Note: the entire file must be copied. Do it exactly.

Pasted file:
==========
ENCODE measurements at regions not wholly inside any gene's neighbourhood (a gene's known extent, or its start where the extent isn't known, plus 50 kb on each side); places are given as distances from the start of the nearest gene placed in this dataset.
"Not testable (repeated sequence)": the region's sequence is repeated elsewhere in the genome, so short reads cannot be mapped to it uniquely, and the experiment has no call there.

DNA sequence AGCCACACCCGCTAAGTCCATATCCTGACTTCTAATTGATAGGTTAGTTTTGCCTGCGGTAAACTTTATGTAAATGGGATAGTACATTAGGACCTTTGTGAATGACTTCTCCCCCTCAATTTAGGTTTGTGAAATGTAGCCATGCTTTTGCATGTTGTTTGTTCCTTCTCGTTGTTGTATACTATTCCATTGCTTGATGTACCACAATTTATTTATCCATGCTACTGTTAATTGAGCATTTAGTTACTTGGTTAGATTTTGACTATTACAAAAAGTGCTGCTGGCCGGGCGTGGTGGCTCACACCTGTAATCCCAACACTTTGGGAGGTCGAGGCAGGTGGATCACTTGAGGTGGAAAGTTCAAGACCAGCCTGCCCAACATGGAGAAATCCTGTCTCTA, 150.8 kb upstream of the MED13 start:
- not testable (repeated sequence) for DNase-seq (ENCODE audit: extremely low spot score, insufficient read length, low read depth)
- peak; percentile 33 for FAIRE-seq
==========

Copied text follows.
ENCODE measurements at regions not wholly inside any gene's neighbourhood (a gene's known extent, or its start where the extent isn't known, plus 50 kb on each side); places are given as distances from the start of the nearest gene placed in this dataset.
"Not testable (repeated sequence)": the region's sequence is repeated elsewhere in the genome, so short reads cannot be mapped to it uniquely, and the experiment has no call there.

DNA sequence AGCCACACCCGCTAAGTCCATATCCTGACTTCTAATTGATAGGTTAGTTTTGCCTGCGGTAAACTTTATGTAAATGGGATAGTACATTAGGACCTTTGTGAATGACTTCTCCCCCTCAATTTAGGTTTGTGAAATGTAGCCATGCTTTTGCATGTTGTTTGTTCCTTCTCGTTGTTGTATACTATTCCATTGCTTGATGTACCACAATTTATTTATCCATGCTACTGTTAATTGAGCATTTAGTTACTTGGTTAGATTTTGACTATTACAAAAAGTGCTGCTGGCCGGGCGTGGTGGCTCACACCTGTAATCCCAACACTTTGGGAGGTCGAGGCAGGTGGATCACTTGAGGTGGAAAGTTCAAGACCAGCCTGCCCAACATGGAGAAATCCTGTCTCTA, 150.8 kb upstream of the MED13 start:
- not testable (repeated sequence) for DNase-seq (ENCODE audit: extremely low spot score, insufficient read length, low read depth)
- peak; percentile 33 for FAIRE-seq